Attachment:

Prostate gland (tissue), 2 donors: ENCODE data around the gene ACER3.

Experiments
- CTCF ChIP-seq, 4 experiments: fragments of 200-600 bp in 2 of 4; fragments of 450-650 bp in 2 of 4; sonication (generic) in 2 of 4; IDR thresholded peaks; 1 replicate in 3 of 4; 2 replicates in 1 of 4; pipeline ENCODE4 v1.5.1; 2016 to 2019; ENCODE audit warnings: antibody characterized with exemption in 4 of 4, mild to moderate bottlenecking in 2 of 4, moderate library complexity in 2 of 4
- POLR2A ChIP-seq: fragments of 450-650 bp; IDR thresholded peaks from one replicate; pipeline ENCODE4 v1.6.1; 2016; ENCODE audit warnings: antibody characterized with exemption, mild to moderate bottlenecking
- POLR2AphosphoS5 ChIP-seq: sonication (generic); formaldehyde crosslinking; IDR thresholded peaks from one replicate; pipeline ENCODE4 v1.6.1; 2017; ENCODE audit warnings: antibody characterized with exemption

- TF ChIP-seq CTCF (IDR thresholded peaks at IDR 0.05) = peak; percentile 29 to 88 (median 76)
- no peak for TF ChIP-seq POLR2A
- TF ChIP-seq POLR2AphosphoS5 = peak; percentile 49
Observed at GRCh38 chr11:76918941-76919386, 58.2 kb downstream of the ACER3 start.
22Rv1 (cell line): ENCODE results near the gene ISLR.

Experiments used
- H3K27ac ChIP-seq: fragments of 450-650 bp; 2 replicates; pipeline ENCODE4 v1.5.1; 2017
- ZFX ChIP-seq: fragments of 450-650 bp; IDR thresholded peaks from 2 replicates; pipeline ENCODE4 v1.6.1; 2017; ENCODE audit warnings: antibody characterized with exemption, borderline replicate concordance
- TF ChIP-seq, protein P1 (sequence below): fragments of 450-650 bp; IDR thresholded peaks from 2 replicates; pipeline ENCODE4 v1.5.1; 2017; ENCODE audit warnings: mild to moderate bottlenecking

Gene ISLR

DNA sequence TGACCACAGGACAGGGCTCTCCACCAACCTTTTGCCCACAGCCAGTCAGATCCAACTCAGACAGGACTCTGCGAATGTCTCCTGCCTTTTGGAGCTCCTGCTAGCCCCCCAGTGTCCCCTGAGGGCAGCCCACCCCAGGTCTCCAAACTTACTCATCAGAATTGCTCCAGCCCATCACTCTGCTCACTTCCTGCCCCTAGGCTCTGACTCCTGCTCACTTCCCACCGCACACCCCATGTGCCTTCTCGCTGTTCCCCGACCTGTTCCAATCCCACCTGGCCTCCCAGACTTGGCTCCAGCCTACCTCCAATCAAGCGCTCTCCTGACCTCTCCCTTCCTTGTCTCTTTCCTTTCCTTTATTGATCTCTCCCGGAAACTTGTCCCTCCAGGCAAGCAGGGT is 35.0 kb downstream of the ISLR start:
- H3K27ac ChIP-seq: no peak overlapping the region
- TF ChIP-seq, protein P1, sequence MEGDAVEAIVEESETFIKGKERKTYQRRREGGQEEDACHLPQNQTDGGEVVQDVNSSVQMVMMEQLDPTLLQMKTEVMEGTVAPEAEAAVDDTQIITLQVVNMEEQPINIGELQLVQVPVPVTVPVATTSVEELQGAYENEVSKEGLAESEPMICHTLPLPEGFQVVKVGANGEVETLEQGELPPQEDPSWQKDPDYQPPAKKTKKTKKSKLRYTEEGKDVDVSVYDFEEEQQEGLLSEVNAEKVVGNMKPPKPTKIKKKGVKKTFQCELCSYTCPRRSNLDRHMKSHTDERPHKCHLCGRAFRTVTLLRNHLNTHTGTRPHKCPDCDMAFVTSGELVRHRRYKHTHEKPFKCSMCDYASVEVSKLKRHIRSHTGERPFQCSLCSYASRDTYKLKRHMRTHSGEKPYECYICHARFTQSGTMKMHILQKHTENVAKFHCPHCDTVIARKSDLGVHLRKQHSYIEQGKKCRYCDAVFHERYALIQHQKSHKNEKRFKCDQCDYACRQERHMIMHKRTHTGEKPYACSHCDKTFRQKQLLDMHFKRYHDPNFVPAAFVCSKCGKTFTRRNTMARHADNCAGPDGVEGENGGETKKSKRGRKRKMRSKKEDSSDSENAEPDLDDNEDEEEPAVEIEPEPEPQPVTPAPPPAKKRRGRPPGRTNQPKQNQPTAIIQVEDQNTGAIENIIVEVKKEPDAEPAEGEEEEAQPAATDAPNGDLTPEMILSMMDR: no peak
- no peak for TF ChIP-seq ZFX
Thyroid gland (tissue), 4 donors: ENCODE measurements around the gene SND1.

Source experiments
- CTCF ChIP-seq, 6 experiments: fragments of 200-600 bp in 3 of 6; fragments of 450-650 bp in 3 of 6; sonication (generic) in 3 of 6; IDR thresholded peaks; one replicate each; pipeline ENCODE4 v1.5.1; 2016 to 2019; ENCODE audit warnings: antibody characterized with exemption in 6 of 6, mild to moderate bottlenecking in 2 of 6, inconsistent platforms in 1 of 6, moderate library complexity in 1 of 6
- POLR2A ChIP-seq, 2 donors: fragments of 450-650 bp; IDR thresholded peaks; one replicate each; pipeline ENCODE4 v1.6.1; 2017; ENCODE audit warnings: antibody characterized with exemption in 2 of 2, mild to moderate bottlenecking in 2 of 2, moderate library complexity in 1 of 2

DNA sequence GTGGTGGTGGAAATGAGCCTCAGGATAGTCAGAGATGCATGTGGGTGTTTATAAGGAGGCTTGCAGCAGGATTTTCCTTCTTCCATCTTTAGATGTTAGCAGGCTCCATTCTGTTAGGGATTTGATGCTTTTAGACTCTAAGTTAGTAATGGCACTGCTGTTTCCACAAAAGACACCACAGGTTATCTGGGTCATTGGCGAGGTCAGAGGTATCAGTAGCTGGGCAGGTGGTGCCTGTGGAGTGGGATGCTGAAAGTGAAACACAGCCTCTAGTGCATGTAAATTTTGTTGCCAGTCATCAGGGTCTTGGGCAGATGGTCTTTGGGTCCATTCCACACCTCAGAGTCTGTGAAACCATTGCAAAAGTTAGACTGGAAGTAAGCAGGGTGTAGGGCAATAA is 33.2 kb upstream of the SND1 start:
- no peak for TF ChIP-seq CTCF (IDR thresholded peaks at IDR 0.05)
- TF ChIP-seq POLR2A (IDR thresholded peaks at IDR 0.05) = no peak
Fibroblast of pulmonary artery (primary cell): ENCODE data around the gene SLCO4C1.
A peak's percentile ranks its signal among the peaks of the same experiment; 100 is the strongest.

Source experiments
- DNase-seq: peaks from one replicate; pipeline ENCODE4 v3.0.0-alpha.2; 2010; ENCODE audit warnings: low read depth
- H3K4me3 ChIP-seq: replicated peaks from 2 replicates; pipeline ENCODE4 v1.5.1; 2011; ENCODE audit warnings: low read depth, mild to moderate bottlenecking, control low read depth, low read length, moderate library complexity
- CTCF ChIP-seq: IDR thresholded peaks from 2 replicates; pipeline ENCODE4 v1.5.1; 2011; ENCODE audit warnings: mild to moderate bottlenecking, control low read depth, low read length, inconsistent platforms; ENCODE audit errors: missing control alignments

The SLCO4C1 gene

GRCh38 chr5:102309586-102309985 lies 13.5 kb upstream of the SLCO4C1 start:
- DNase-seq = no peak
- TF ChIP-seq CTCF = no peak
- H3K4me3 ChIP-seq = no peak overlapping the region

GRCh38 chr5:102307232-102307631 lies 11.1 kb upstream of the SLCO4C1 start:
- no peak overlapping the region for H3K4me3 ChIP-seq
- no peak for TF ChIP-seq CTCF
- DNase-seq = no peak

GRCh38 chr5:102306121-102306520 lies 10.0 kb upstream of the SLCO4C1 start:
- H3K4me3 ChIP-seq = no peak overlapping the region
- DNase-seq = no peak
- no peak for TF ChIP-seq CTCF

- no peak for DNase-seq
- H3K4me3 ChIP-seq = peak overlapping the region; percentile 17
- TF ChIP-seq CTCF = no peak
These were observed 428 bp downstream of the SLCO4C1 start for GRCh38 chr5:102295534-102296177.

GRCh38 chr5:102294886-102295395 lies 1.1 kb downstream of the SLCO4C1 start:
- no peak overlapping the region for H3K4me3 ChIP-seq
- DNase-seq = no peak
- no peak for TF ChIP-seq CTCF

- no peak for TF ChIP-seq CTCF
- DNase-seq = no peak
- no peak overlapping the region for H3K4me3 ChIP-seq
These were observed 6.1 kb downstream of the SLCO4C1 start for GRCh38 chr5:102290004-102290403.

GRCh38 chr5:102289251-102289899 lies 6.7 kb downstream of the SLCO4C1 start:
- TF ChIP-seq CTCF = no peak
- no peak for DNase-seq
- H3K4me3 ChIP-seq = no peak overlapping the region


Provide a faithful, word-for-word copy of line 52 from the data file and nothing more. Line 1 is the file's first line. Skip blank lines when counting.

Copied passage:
- DNase-seq = no peak